Firstly, the Christian doctrine of God in three persons has nothing to do with pagan polytheism.  The Christian Trinity of persons is at the same time a unity in substance, which means that the Trinity in Oneness and the Oneness in Trinity is of a personal, hypostatic nature.  Pagan polytheism, being a product of human imagination, is of an impersonal character.  In fact, it is the hypostatic character of the divine nature that forms the reality of the relationship and therefore of the unity of the divine persons, since each person's peculiar quality is understood only in his relationship to the other persons.  Thus, the Father is ‘Father’ only in relation to the Son, which means that if the Son does exist, or if He is deprived of his divine substance and reduced to the level of the ‘divine men’ of the Hellenistic world or to the level of a creature as Arius maintained, then the Father's peculiarly personal quality and so His very existence is done away with, too.  The same principle applies in the cases of the Son and of the Holy Spirit.  It is clear then that the unity of the divine Persons presupposes their multiplicity, which is the basis of their mutual relationship.  The Christian doctrine of God, therefore, is not about an impersonal and static God, as in Hellenism, but personal and dynamic; God is personally in a perpetual energy and relationship.  This implies that ‘monisms’ with respect to the Triune God have grave consequences upon theology and anthropology.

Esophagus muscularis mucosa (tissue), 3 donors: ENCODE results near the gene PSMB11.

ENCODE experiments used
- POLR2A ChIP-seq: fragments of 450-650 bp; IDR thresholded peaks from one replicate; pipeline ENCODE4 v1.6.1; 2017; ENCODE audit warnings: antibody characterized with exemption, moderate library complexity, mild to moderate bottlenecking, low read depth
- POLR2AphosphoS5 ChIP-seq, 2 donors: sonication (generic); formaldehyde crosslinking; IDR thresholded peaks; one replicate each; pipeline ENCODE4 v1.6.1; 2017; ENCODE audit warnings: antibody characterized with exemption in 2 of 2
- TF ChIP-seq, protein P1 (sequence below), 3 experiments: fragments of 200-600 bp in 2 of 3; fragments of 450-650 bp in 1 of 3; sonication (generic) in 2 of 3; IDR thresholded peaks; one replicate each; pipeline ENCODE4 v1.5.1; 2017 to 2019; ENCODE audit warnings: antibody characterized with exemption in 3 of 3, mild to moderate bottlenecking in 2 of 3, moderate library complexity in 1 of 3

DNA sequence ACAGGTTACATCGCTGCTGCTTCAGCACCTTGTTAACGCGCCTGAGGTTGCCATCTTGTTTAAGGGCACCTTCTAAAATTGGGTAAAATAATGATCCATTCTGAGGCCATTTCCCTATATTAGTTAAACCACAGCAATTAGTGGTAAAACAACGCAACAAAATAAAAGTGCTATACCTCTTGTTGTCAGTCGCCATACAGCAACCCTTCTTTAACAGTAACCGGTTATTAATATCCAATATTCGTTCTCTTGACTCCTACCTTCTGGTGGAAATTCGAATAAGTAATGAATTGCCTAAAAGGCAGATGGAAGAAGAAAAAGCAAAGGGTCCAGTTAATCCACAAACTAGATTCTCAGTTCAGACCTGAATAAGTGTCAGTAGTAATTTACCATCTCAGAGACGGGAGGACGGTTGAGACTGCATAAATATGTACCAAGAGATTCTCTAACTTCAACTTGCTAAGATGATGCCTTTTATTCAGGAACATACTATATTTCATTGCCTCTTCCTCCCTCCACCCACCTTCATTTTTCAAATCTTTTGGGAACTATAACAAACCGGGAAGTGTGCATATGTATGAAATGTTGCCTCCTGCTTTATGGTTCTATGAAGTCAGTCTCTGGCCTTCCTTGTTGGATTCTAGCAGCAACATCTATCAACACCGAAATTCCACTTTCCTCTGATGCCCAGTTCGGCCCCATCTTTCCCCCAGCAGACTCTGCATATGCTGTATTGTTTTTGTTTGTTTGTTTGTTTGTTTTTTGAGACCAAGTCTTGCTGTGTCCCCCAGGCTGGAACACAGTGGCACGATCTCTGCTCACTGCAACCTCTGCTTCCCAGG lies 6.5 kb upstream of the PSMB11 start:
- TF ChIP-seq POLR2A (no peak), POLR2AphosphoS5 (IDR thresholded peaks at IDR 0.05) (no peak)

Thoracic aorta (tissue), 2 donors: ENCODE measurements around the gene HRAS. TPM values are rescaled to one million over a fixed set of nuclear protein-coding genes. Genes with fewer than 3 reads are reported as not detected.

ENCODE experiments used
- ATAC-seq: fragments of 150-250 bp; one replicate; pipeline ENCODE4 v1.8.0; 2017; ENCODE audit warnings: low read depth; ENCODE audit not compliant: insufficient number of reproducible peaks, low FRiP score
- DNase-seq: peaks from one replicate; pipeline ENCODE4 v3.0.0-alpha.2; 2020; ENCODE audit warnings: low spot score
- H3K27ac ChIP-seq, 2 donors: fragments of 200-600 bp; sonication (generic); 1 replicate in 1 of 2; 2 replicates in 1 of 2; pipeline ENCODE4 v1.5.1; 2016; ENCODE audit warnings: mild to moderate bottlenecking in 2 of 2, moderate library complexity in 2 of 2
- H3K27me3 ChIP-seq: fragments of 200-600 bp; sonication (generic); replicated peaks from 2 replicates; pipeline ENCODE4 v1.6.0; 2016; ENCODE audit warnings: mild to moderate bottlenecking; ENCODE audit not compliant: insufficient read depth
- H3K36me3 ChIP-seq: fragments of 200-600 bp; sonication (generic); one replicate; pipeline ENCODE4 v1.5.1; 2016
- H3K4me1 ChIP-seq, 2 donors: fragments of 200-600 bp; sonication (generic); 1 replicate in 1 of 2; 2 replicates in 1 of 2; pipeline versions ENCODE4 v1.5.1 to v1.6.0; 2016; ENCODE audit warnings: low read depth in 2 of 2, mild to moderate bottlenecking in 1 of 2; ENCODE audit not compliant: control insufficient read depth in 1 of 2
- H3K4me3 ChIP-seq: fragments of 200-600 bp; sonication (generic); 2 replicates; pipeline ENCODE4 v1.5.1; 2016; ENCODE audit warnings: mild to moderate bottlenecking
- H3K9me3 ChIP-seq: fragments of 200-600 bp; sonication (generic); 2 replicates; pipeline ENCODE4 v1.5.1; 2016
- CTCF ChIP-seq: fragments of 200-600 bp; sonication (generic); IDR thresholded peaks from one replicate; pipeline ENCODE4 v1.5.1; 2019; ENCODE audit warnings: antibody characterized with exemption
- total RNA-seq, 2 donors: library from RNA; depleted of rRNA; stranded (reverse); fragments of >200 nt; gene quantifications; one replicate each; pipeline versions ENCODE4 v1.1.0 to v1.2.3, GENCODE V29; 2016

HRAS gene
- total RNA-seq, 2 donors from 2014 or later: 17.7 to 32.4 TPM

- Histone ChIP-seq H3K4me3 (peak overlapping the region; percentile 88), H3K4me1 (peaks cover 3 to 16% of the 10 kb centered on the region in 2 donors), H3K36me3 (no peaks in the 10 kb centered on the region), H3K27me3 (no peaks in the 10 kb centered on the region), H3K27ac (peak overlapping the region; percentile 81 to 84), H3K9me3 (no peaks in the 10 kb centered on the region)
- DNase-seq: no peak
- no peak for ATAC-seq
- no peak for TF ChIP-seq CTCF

Secondly, when the Bible speaks about God, it mostly identifies Him with the first Person of the Trinity, that is, the Father, as the beginning and cause of the existence and life of everything that exists and lives on the divine and human level.   "Father, the beginning of all, the cause of the existence of beings, the root of the living."  Thus, God's Fatherhood is tantamount to ‘Principium Divinitatis’, since on account of His divine essence, God the Father is the beginning and the cause of the Son by birth, and of the Holy Spirit by procession.  On account of His divine will and energy, He is the beginning and the cause of all creation, visible and invisible.  According to the Bible, the Fatherhood of the first Person of the Holy Trinity is not an acquisition or achievement granted to Him by man, as in pagan religions, but a peculiarly natural, personal quality, because the attribute Father’ is the very name by which this Person is revealed in the world, first of all as the Father of His Son, regardless of creation (cf. Matthew 11:27, 24:36; John 1:16, 10:15).  The relationship between the Father and His Son is a timeless relationship between cause and effect, to the extent that the Son cannot exist without the Father as the Father cannot exist without the Son.  The existence of the one implies the existence of the other and His peculiar quality (1 John 2:22-23).  The same is also true of the Holy Spirit, who timelessly "proceeds (only) from the Father (John 15:26),” so that if the Father does not exist, there is no procession and thus there is no Holy Spirit, and vice versa.